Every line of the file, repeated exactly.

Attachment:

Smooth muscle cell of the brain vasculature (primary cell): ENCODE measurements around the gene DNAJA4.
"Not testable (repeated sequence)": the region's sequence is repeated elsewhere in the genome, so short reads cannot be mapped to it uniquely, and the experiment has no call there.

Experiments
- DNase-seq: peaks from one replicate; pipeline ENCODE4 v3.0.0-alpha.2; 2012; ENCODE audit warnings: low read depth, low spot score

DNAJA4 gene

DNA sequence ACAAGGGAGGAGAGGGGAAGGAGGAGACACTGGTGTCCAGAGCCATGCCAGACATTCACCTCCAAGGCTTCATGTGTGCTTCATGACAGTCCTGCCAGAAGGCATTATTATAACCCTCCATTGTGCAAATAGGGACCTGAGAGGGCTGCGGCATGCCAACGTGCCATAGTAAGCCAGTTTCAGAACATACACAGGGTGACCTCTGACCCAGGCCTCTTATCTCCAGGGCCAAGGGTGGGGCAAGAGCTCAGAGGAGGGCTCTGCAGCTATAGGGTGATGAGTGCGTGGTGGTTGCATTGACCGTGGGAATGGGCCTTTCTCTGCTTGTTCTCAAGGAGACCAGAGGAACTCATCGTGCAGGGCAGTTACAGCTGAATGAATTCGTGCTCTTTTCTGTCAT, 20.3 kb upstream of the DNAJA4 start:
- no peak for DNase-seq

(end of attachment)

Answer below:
Smooth muscle cell of the brain vasculature (primary cell): ENCODE measurements around the gene DNAJA4.
"Not testable (repeated sequence)": the region's sequence is repeated elsewhere in the genome, so short reads cannot be mapped to it uniquely, and the experiment has no call there.

Experiments
- DNase-seq: peaks from one replicate; pipeline ENCODE4 v3.0.0-alpha.2; 2012; ENCODE audit warnings: low read depth, low spot score

DNAJA4 gene

DNA sequence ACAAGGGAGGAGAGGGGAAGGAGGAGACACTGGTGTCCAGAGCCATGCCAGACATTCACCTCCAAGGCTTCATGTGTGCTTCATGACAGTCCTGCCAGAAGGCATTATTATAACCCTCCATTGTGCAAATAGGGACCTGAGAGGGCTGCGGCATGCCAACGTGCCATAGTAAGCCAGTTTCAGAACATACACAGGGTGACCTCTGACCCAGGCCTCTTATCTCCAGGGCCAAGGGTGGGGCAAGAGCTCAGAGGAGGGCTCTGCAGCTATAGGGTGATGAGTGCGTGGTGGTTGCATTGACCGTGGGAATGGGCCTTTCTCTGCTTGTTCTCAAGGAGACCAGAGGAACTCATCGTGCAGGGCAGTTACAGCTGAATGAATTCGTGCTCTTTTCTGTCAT, 20.3 kb upstream of the DNAJA4 start:
- no peak for DNase-seq